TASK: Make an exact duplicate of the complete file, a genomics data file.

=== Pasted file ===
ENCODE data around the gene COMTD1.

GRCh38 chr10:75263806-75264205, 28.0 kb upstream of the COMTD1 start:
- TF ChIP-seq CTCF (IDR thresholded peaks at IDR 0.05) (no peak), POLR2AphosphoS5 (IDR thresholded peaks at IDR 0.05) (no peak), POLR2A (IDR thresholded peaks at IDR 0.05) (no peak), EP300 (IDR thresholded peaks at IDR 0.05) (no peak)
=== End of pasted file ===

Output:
ENCODE data around the gene COMTD1.

GRCh38 chr10:75263806-75264205, 28.0 kb upstream of the COMTD1 start:
- TF ChIP-seq CTCF (IDR thresholded peaks at IDR 0.05) (no peak), POLR2AphosphoS5 (IDR thresholded peaks at IDR 0.05) (no peak), POLR2A (IDR thresholded peaks at IDR 0.05) (no peak), EP300 (IDR thresholded peaks at IDR 0.05) (no peak)